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The treatment of mandibular edentulism using dental implants is now well established as a biologically sound treatment option. More than 40 years after Swedish orthopedic surgeon Per-Ingvar Brånemark introduced the process of transforming oral function in the edentulous patient using endosseous dental implants, a picture of success has emerged that is recognized worldwide. The use of one or two implants to retain a mandibular overdenture and the use of four or more implants to support and retain a fixed dental prosthesis is widely known to provide improved function and increased satisfaction in the edentulous patient when compared to conventional denture therapy.1-6
The contemporary literature demonstrates a high degree of survival over the 10- to 20-year time horizon when implants are placed in the parasymphyseal mandible and restored with an implant-retained overdenture (IRO) or with an implant-supported fixed prosthesis (ISFP).7-10 These studies invoke inclusion and exclusion criteria that favor success, benefit from the local factors of mandibular bone quality and quantity, and commonly employ the use of an opposing maxillary denture. However, all the studies indicate high and lasting rates of implant survival. Less well documented and perhaps equally significant is the quality of the prosthesis, its longevity and maintenance requirements, and the related issues of patient-perceived satisfaction. There is also a history of common limitations associated with dental implant therapy for the edentulous mandible.
The commonly prescribed IRO and ISFP prostheses are based upon denture fabrication techniques that utilize methyl methacrylate “acrylic” resin chemistry and cross-linked denture teeth. These materials serve as the functional substrate and esthetic foundation of the implant-based prostheses for the edentulous mandible. Support for the acrylic-veneered prosthesis has commonly been provided by gold-based dental alloy frameworks and, more recently, computer numeric controlled (CNC)-milled titanium or chromium-cobalt frameworks. The functional stresses—impact and imposed bending—endured by the esthetic veneer must be supported by and transmitted through the framework and the components to the supporting implants. The data for IRO and ISFP prostheses suggests that the incidence of complications with these prosthetic components is greater than the failure of the implants11 (Figure 1 and Figure 2). The materials, designs, and techniques used in the production of implant-supported prostheses for the treatment of mandibular edentulism require further consideration.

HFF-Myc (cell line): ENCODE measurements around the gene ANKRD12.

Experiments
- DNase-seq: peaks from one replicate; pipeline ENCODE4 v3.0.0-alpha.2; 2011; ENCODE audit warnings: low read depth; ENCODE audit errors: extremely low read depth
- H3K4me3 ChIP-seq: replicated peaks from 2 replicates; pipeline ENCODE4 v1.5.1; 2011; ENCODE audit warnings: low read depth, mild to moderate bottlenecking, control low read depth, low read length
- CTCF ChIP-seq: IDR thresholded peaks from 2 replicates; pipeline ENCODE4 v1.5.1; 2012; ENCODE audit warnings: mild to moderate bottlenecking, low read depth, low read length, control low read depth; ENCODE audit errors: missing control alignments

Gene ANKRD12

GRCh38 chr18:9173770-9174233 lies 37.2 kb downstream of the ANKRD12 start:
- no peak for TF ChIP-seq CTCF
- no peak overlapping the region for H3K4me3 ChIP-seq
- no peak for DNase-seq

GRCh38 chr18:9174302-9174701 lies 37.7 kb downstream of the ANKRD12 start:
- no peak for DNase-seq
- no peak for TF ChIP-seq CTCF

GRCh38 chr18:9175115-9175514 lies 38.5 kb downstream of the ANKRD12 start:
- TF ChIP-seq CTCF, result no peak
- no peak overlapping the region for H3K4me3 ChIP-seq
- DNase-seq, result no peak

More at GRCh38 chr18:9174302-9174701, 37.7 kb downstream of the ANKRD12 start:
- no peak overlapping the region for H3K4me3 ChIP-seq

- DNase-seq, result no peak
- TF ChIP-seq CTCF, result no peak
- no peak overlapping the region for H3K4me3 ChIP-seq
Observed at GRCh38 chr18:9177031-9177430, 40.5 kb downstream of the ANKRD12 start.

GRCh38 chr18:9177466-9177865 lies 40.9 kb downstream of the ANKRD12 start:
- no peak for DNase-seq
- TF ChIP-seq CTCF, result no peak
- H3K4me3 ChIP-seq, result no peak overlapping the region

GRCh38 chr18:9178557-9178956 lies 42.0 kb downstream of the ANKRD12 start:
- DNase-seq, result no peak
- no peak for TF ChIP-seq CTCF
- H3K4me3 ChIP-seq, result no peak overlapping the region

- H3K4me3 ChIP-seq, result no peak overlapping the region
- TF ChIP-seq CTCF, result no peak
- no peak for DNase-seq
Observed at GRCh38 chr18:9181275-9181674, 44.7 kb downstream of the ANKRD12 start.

One hypothesis to explain the prosthetic failures and complications associated with the IRO and ISFP is that the mechanical environment established by implant placement is inadequate to permit proper construction of a robust and resilient IRO or ISFP prosthesis. Three different factors are essential to defining this mechanical environment (Figure 3). One is the magnitude of forces—specifically, bending moments, which are dependent on the magnitude of the load and the length of any cantilever. The second is the resistance of the prosthesis (of a defined material) against these relatively high and repetitive loads. The third factor is the biology of bone and its innate ability to respond to loading environments.
The aim of this report is to provide simple rules for treatment planning dental implant therapy in the edentulous mandible that both acknowledge and control the mechanical environment. This ultimately influences the success of both the endosseous dental implants and the prosthesis, and can offer lasting success for treatment of mandibular edentulism.
In order to provide a conceptual framework to manage the treatment of mandibular edentulism using dental implants, the three aforementioned factors affecting implant and prosthesis longevity have been addressed and are embodied in three “rules” for treatment planning (Table 1). For any IRO or ISFP, there must be a minimum of 10 mm of alveolar dimension (inferior/superior) and a minimum of 10 mm of interocclusal (restorative) dimension measured from the soft-tissue ridge crest to the occlusal plane. Additionally, for an ISFP, the anterior/posterior distribution of implants (commonly referred to as A-P spread) must be greater than 10 mm. Together, these three rules are referred to as the “Rules of 10.” This report will provide the rationale to support these general rules and illustrate their application in the treatment of mandibular edentulism.
Rule No. 1
Inferior/Superior Dimension of the Mandible Must be ≥ 10 mm
This rule states that the minimum alveolar dimension sufficient to support an IRO or implant-supported fixed denture (ISFD) prosthesis must be equal to that required to use implants of approximately 10 mm in length.